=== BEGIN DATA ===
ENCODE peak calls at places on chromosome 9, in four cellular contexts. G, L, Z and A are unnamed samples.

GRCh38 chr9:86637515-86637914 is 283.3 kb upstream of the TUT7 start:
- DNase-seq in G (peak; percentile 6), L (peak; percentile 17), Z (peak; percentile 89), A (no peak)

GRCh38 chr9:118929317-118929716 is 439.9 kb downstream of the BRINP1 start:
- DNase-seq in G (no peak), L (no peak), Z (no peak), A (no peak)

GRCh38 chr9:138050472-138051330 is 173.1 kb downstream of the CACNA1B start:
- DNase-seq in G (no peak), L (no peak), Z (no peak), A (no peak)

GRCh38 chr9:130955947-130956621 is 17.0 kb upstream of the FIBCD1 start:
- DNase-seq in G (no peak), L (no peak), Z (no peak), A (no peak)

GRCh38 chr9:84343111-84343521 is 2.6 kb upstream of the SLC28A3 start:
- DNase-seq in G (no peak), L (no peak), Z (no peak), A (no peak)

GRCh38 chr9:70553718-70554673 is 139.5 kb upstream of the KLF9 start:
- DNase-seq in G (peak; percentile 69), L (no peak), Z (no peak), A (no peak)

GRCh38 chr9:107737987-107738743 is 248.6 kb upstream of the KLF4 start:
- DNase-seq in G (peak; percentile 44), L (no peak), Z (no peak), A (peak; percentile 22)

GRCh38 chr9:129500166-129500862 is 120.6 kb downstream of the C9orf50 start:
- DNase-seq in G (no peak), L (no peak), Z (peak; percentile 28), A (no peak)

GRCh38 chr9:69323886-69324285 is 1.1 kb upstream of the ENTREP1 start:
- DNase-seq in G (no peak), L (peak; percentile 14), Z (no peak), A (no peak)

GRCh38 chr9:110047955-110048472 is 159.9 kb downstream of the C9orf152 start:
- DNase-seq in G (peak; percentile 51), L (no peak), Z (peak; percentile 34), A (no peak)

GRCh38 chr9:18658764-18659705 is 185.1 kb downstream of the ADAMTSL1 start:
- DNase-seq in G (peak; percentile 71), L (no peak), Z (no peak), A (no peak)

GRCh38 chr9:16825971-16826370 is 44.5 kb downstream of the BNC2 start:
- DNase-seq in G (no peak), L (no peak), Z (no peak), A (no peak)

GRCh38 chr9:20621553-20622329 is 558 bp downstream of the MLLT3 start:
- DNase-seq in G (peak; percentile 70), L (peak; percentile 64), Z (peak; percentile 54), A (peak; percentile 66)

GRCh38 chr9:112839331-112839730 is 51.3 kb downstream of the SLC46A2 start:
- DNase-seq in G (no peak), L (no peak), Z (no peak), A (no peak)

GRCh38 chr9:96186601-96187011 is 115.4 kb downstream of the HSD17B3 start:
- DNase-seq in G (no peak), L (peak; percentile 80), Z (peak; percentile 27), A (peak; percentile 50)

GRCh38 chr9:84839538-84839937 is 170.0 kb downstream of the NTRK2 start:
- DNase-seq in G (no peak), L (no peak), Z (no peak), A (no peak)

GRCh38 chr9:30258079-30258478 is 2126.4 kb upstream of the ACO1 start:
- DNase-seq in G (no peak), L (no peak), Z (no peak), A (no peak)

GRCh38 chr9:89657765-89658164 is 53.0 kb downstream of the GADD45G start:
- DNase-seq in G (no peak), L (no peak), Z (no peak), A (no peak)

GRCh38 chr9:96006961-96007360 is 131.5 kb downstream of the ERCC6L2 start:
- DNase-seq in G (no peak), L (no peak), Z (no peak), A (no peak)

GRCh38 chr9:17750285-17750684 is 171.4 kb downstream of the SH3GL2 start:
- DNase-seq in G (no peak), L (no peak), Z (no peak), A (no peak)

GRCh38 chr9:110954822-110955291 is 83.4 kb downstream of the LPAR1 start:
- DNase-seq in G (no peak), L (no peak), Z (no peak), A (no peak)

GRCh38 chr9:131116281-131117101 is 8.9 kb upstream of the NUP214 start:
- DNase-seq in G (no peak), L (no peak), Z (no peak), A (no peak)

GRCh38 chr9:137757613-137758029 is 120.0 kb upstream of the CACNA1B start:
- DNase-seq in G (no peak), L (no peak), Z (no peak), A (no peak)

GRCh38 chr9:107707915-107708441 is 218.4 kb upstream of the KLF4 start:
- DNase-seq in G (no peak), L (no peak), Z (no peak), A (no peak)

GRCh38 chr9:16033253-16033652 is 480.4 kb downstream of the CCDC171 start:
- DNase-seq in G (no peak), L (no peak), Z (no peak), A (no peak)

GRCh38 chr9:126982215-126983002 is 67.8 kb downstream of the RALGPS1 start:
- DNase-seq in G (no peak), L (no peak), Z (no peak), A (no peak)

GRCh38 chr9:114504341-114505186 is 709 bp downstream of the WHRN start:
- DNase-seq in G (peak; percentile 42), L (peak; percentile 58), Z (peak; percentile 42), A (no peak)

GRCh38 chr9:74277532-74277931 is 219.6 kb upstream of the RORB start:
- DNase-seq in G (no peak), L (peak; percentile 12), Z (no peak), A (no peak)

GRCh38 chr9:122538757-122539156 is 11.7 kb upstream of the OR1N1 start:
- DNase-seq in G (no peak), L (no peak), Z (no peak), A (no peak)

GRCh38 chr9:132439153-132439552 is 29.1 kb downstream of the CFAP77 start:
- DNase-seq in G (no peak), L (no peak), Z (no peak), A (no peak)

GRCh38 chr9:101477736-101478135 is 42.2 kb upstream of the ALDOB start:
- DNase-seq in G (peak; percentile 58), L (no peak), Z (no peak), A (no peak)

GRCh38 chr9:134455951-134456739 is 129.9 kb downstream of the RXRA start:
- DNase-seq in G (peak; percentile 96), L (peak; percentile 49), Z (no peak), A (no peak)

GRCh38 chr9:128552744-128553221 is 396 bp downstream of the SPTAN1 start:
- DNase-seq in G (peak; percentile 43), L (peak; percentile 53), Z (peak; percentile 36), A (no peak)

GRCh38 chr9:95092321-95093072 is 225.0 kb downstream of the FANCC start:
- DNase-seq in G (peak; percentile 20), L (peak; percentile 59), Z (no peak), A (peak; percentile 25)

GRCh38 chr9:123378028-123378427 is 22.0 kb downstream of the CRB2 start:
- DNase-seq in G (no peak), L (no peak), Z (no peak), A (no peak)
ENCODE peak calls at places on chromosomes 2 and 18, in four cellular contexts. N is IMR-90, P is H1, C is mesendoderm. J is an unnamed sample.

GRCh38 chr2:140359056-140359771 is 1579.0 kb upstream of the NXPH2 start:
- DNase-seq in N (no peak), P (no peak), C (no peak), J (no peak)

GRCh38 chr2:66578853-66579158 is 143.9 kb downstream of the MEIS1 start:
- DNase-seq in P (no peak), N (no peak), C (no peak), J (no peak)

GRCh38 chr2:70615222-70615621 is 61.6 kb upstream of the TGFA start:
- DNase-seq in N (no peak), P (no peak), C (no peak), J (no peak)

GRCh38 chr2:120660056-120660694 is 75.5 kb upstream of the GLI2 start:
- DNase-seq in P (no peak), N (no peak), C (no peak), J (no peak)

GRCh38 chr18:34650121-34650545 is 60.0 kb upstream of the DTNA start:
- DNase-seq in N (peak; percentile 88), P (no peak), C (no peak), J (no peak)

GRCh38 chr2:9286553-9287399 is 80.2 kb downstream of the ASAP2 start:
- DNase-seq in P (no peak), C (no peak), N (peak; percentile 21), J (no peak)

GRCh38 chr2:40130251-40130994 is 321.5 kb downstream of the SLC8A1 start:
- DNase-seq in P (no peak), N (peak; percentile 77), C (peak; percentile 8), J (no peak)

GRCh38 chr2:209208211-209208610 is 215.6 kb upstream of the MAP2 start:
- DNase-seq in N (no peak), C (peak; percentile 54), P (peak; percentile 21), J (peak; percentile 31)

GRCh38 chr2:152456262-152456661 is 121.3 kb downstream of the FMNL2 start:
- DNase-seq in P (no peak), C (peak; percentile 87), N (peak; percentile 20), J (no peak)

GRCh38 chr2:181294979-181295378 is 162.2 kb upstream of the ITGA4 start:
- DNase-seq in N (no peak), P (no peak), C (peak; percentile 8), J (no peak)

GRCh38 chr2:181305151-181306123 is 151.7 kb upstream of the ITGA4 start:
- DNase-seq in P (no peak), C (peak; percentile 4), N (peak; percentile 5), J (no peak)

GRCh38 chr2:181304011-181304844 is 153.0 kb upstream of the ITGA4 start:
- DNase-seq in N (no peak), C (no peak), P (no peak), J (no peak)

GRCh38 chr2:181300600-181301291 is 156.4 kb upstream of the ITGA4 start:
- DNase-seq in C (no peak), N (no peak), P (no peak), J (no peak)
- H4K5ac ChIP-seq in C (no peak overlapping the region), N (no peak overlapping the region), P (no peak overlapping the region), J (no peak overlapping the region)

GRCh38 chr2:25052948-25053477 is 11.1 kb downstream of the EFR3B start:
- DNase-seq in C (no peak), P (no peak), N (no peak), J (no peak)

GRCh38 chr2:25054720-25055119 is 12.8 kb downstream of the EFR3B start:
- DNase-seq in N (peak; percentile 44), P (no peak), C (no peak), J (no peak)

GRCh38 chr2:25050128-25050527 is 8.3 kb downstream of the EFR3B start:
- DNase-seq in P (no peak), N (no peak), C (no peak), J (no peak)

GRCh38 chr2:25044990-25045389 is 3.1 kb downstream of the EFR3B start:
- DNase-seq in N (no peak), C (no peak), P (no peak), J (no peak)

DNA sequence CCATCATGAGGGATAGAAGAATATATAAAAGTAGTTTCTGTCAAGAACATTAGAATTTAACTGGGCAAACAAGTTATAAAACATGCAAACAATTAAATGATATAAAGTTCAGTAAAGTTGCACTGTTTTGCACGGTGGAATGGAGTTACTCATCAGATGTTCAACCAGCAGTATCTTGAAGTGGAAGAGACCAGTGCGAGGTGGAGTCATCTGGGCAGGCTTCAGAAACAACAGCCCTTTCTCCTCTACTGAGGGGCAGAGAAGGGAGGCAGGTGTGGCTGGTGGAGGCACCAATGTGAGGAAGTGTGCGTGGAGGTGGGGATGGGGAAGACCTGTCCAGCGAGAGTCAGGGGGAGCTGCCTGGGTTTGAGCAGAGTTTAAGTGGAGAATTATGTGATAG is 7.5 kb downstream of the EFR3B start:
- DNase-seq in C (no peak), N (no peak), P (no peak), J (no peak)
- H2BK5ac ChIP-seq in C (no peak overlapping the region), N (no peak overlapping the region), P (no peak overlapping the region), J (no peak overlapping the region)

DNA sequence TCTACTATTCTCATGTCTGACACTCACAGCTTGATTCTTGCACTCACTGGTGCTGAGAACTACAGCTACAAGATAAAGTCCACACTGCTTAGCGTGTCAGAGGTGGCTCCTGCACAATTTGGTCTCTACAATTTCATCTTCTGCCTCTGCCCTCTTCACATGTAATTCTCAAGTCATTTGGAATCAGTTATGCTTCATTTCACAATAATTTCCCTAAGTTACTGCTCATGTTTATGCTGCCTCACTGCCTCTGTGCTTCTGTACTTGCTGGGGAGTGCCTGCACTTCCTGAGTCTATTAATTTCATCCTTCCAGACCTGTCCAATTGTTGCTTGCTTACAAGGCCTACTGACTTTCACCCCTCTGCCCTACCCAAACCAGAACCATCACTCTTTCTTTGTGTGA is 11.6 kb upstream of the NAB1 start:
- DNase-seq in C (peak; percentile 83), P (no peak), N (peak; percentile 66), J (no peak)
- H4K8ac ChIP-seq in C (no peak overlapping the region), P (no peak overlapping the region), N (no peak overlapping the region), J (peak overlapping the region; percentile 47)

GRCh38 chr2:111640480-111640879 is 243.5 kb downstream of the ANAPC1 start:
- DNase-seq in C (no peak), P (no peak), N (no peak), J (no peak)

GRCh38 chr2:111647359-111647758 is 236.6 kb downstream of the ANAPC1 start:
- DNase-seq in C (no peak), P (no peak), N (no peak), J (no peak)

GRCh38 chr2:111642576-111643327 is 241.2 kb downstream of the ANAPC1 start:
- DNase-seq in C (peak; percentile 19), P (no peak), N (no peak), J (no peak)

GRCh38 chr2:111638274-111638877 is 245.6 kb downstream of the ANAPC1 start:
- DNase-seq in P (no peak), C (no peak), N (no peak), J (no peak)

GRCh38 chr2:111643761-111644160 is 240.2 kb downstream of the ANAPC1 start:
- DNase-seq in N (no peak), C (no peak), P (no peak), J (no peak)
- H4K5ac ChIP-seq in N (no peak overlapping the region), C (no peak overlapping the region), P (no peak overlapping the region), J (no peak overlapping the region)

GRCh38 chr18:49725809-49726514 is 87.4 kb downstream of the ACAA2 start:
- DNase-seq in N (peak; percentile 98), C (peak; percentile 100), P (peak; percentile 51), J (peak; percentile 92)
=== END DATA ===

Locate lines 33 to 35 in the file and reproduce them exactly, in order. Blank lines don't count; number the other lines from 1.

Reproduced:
- DNase-seq in G (no peak), L (no peak), Z (no peak), A (no peak)

GRCh38 chr9:30258079-30258478 is 2126.4 kb upstream of the ACO1 start:
- DNase-seq in G (no peak), L (no peak), Z (no peak), A (no peak)